Tensions between China and its neighbors show no signs of easing. On the contrary, for both Taiwan and Japan the Beijing threat looms large on the horizon. Consequently, it should be no surprise to People’s Republic of China’s (PRC) President Xi Jinping that the Tokyo and Taipei governments are preparing to counter any overt military provocation by the Chinese Communist Party. The Taiwan government has indicated it will implement one-year conscription for military-age men. Japan, for its part, has substantially increased defense spending and adopted a more proactive defense strategy.
The heightened emphasis on countering Beijing’s belligerence in the region has been brought on by the nearly year-long rise in the People’s Liberation Army’s (PLA) threatening maneuvers against Taiwan and Japan. “The swarm (71) of Chinese fighter jets, maritime patrol planes, and drones that buzzed the airspace near Taiwan in the 24-hour period leading to Monday (December 26) morning demonstrated Beijing’s appetite for confrontation with the United States over Taiwan, the island democracy China claims as its territory,” Amy Chang Chien and Chang Che reported in The New York Times. Moreover, recent reports on China’s and Russia’s week-long, live-fire maritime exercises in waters close to Japan are raising concern among Indo-Pacific allies and the United States.
Japan Increases Defense Spending
In a more overt and public way, on Dec. 16, Japan announced its new National Security Strategy, National Defense Strategy, and Defense Buildup Program. The US State Department expressed its support for the Tokyo government’s sharpened focus on the threats in the region with a press statement:
“We applaud Japan’s commitment to modernize our Alliance through increased investment in enhanced roles, missions, and capabilities and closer defense cooperation with the United States and other Allies and partners, as outlined in these new documents. Japan’s strategy converges with our own in recognizing that closer linkages among likeminded nations are paramount to protect shared interests and values and address shared challenges.”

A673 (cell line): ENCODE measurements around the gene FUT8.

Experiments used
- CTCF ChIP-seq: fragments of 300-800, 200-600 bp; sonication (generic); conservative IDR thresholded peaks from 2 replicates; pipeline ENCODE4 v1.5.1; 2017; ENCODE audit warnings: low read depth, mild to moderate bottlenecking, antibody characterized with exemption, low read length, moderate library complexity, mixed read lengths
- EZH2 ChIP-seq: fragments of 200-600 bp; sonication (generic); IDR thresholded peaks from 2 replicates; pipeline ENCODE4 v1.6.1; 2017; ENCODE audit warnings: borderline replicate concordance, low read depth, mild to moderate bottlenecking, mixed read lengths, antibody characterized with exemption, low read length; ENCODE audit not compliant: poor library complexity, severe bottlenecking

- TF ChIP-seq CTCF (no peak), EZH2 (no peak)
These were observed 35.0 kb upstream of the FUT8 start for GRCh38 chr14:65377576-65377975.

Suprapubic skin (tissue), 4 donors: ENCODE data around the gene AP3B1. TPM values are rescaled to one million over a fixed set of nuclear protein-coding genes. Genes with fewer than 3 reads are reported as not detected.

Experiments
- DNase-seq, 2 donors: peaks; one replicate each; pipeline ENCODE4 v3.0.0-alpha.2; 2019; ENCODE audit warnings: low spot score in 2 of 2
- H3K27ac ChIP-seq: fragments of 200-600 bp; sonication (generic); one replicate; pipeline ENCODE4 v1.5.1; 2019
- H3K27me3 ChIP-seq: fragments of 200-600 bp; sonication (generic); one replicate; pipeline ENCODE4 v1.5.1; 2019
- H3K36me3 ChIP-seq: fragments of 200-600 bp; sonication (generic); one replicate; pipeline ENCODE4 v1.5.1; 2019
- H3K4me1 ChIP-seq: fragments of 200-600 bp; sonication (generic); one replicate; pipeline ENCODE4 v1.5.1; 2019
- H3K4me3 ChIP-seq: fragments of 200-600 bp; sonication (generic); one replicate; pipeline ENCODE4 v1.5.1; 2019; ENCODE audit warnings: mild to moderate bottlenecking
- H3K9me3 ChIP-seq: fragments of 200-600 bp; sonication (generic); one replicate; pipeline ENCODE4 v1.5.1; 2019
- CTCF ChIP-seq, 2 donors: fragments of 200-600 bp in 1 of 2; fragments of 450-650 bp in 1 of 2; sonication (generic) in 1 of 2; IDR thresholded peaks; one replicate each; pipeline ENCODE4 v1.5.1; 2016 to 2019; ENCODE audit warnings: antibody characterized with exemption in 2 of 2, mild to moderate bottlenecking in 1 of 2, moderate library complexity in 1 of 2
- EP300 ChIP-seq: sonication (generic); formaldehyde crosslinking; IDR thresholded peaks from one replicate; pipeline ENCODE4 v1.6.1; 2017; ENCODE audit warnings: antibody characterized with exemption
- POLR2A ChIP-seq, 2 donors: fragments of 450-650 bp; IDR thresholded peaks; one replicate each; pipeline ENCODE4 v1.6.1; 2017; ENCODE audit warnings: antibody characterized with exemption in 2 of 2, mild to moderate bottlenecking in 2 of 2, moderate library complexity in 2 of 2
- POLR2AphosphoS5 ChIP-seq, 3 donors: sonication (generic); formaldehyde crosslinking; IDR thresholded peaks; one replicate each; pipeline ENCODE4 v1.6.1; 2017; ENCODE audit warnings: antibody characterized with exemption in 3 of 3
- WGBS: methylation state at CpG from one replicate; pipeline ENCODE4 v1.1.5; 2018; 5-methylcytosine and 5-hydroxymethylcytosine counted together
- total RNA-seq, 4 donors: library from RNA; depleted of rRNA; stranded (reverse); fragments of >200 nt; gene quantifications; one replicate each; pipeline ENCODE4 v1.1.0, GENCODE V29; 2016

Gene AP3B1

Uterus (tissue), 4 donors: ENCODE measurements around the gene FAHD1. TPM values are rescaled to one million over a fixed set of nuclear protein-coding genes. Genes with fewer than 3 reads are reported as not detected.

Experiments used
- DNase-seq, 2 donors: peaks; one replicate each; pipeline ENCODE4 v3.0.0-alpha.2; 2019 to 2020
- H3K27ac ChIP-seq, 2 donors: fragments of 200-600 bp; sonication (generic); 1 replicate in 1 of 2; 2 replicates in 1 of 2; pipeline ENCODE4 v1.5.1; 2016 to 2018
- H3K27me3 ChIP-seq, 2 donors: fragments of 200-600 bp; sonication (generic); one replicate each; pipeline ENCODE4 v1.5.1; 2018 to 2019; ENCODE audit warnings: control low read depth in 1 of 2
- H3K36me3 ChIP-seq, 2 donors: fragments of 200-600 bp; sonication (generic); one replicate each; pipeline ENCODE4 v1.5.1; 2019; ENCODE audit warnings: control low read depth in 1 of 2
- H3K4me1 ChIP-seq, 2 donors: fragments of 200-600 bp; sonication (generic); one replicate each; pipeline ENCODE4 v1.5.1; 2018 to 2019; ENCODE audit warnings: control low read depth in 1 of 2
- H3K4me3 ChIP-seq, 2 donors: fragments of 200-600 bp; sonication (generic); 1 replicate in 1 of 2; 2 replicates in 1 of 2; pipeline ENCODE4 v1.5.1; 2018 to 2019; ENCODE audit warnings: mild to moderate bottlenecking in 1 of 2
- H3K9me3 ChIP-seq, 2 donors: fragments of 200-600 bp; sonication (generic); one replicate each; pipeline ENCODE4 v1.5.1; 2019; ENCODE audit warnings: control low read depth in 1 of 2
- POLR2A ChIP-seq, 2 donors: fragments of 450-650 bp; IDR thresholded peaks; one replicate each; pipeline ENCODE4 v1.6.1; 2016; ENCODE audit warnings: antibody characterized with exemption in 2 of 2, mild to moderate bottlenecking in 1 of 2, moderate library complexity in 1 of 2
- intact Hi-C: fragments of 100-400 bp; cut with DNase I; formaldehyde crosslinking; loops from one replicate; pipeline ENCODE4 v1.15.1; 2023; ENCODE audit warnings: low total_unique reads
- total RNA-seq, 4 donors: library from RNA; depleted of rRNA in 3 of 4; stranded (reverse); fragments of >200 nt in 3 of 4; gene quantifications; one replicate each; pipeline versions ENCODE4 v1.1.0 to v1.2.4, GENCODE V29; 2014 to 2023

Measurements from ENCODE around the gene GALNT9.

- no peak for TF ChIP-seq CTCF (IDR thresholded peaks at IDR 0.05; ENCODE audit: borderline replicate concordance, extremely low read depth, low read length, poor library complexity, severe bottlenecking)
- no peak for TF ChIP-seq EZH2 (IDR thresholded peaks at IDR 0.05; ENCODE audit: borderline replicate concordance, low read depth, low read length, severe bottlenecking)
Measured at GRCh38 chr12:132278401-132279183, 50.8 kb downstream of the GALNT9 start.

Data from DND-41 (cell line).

Underpinning Japan’s Defense Buildup Plan is an unprecedented surge in defense spending and emphasis on longer reach weapons, moving away from a “defense only” posture. On Dec. 23, the Japanese government approved the largest gain in its budget for weapons, enabling Japan to be a more formidable ally in the region. “The increase is necessary, the budget states, to cope with new threats surrounding Japan, such as China’s attempt to unilaterally change the regional balance of power by force,” Stars and Stripes reporter Hana Kusumoto wrote.
The new funding is a 26% rise in capability investment, including $1.6 billion for stand-off Tomahawk missiles deployed on Japanese Aegis radar-equipped destroyers. Additionally, “To reinforce strike capability and range, Japan is adding eight more F-35Bs at 143.5 billion yen ($1.08 billion) capable of short takeoffs and vertical landing on either of the two formerly helicopter carriers Izumo and Kaga,” the Associated Press reported.
Taiwan Moves to Increase Military Force
Taiwan has made clear it is taking steps to fortify its regular military forces. Reporting from the island nation confirms Taiwan’s President Tsai Ing-wen plans to order the current military draft program for military-age men extended four months to one year. Tsai is expected to sign an executive order boosting the length of conscription going into effect on Jan. 1, 2023. “A decline in population and the rising threat posed by China [mean] Taiwan must fall back on conscription to have the necessary number of troops to defend itself,” the Taipei Times wrote, citing an internal Ministry of Defense report.
The United States is backing Taiwan with expanded military support as the PRC’s hostile military operations have become more frequent. Included in the FY2023 National Defense Authorization Act (NDAA) is authorizing language for the Taiwan Enhanced Resiliency Act, providing for $10 billion in Foreign Military Financing grants. As significant, the NDAA makes Taiwan “eligible for a regional contingency stockpile program to ensure important supplies are on the island in advance of major Chinese aggression.”
Beijing’s persistent, aggressive, and dangerous activities in the East China Sea near Japan and the Straits of Taiwan have prompted actions to defend the Taipei government and the security interests of Japan. Congress has moved in the right direction to build US investment in the Indo-Pacific. And Japan and Taiwan have taken decisive and prudent actions to help ensure the safety of their people.
The views expressed are those of the author and not of any other affiliation.
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